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The Nature Conservancy of Canada has just made it easier for the threatened South Selkirk population of grizzly bears to connect with a larger population to the east.
The group has added over 370 acres (150 hectares) to the Frog Bear Conservation Corridor that runs through the Creston Valley and creates a safe passage for grizzlies travelling between the Selkirk and Purcell mountains.
Connecting the threatened South Selkirk grizzly bears with the more abundant grizzly population to the east is considered critical to the long-term prospects for this species in this corner of the province.
Biologists have identified the lands being conserved as key areas used by bears as they move through the valley.
The Frog Bear Conservation Corridor is named for two important species that will benefit from these conservation efforts: grizzly bear and northern leopard frog.
The two parcels announced today enhance efforts to create a protected wildlife corridor through the valley.
One parcel is a 162-acre (65-hectare) forested property on the western edge of the valley that serves as a gateway for bears moving down from the mountains. The land was purchased from Creston-based Wynndel Box and Lumber and is adjacent to the Creston Valley Wildlife Management Area.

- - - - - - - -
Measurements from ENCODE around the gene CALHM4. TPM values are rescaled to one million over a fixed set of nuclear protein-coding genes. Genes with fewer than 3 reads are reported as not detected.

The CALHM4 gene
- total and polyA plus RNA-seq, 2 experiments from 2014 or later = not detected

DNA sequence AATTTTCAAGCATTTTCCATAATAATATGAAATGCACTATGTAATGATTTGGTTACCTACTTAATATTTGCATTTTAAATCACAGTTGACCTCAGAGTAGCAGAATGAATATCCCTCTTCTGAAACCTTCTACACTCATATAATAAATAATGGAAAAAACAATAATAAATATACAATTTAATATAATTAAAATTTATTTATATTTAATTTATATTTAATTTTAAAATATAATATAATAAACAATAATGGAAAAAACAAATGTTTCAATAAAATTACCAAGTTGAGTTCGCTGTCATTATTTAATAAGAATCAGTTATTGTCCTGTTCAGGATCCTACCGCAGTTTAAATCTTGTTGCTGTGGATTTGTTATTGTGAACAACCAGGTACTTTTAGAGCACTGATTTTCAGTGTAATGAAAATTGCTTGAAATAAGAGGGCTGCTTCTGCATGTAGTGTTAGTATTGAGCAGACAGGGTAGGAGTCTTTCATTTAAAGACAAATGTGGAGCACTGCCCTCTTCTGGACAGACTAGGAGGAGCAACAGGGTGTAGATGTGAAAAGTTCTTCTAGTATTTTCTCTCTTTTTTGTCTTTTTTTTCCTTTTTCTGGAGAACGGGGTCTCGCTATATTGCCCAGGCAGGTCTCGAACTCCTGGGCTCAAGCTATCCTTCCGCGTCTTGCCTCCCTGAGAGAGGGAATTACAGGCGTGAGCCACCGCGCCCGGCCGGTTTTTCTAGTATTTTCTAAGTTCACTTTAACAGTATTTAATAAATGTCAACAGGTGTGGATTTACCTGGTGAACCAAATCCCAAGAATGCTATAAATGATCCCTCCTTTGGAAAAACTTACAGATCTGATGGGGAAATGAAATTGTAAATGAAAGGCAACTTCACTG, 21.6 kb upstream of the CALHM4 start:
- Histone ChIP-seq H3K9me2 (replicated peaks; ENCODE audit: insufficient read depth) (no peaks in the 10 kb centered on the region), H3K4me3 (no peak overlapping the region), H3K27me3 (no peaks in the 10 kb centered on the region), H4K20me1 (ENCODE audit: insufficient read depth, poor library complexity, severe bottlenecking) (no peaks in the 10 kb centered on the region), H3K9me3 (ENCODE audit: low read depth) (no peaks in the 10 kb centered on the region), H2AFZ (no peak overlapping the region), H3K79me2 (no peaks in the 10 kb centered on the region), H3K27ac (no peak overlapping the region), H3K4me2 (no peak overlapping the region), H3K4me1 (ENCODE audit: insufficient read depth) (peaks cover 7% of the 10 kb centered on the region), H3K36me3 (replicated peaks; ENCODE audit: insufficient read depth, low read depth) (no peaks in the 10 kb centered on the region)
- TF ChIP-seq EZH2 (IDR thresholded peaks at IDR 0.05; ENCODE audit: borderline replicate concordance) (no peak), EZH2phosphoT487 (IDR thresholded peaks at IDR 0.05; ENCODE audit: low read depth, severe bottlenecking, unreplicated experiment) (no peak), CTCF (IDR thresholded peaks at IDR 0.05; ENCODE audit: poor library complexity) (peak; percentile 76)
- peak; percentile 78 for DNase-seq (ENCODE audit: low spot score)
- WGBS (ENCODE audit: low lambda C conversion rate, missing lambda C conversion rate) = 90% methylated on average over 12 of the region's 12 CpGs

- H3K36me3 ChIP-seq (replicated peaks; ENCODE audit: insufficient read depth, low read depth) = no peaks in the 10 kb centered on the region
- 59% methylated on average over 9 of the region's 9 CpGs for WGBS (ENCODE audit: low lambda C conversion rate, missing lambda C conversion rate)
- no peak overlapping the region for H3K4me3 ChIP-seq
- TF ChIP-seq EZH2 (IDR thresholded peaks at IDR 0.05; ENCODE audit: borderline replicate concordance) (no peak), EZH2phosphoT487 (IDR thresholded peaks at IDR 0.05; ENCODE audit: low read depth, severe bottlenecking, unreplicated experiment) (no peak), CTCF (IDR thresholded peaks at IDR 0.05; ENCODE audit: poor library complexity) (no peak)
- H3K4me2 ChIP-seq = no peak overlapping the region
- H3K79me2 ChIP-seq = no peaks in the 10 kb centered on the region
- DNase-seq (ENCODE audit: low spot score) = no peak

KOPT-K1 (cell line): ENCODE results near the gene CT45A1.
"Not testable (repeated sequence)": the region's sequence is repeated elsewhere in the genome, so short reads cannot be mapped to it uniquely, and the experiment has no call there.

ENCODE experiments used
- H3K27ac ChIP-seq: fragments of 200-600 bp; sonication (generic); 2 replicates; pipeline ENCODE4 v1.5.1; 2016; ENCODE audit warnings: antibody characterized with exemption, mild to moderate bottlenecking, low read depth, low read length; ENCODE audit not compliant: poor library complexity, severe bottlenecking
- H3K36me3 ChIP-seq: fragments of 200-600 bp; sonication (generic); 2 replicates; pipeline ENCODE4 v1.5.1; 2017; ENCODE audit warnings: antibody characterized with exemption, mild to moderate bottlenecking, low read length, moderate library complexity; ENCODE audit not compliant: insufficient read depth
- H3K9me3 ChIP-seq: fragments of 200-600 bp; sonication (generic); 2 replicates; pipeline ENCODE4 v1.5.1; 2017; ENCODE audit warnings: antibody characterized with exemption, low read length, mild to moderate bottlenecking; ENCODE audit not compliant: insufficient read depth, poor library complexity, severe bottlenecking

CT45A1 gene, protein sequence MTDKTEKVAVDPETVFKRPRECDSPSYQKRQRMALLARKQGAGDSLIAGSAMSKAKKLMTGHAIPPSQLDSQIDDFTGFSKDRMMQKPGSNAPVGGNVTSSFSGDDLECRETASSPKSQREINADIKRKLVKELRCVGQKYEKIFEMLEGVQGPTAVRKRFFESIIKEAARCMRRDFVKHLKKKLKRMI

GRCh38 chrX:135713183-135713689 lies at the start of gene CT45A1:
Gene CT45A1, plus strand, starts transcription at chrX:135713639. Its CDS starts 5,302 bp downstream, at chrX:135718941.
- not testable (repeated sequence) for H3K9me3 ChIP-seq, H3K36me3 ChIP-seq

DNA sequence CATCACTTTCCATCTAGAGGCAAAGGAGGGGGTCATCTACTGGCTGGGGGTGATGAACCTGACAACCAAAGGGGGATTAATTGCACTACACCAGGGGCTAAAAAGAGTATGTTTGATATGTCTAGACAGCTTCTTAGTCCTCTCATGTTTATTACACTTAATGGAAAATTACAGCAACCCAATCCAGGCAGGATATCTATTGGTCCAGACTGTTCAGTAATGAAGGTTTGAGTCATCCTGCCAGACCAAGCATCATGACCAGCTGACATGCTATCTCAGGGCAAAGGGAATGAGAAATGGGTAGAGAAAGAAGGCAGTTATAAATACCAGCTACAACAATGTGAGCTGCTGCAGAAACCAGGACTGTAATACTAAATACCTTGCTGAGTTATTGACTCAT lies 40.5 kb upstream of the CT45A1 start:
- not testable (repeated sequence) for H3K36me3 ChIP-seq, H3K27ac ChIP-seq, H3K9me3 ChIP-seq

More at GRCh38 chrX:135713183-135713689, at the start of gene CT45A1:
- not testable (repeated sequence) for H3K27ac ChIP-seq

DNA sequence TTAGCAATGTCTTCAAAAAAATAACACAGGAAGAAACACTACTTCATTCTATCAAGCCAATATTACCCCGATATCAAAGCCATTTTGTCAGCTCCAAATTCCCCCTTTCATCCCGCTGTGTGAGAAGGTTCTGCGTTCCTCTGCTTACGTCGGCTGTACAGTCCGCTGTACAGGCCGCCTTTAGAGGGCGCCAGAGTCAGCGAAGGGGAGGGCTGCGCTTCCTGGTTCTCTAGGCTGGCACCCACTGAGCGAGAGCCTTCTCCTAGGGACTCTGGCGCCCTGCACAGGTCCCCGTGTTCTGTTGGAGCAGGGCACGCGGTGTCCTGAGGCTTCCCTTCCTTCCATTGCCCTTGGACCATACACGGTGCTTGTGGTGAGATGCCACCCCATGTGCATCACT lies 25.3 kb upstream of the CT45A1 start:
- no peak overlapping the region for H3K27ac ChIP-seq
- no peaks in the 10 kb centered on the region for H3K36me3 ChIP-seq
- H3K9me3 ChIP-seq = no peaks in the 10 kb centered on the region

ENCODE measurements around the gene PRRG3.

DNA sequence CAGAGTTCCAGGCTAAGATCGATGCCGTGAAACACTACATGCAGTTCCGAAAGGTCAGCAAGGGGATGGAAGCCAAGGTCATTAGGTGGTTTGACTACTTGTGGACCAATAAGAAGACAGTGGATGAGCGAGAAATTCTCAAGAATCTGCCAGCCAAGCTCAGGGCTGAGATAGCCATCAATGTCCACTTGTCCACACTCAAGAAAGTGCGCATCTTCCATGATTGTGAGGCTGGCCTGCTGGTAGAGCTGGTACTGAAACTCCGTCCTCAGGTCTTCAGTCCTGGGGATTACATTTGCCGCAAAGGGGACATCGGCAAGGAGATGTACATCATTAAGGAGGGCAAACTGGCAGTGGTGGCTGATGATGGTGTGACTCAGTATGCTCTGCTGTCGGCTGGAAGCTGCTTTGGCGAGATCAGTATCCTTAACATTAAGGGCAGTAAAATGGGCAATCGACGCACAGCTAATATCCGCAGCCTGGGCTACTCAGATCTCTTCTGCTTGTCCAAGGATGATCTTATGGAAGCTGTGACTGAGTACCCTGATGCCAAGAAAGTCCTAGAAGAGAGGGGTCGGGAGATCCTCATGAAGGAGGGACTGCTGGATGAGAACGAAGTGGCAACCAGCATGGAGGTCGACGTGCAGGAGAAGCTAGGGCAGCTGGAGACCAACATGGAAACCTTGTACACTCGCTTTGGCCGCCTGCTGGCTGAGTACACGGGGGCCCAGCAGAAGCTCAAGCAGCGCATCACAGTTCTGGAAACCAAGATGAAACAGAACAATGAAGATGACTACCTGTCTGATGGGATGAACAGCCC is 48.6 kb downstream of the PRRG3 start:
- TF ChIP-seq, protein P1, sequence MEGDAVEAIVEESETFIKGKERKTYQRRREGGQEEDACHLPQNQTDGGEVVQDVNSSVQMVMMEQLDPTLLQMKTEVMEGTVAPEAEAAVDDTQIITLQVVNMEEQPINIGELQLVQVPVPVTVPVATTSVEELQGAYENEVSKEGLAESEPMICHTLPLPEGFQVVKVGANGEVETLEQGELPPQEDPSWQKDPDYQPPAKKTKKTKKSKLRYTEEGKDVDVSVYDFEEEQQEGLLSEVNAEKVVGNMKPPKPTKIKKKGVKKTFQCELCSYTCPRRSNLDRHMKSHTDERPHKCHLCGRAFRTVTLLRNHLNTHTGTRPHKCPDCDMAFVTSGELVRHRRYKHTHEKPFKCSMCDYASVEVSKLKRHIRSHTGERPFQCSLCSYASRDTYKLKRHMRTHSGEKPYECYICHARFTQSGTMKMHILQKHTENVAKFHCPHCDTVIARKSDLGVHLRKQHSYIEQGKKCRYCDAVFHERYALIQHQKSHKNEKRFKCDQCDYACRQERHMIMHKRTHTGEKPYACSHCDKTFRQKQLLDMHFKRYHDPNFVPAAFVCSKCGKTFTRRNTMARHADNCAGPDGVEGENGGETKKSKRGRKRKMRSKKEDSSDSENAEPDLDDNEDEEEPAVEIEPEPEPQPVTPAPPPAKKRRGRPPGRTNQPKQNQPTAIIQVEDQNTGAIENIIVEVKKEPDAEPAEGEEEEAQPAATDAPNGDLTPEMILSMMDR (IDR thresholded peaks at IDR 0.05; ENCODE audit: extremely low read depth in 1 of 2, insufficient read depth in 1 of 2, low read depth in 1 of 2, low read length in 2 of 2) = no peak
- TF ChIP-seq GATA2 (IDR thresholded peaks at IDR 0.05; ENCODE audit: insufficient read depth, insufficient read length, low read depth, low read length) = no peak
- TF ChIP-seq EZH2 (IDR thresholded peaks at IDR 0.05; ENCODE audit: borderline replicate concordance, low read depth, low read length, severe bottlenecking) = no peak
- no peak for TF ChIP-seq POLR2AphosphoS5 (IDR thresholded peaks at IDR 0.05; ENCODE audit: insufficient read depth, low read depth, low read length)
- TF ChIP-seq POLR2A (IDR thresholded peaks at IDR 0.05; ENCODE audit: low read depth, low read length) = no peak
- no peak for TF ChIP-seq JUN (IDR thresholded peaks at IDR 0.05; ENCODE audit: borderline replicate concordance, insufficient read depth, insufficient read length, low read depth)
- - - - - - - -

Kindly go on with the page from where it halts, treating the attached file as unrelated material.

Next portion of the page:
An additional 211 acres (85 hectares) has been protected through a conservation covenant that will prevent the subdivision of the valley-bottom land. The property will continue to be used for agriculture.
The Yellowstone to Yukon Conservation Initiative (Y2Y) played a critical role in this project. The joint US-Canada organization works to ensure that wild animals are able to move through and around human communities and activities within the 1.3Mkm2 Yellowstone to Yukon region. Y2Y not only provided half of the purchase funds for the property, but also helped fund the research that identified the significance of this parcel.
The total cost of conserving these two parcels is $1.14 million, which includes an endowment to fund the long-term management of the project. Additional funding for the project came from TD Forests Canada, Columbia Basin Trust, Fish and Wildlife Compensation Program, Donner Canadian Foundation and the Kootenay Conservation Program.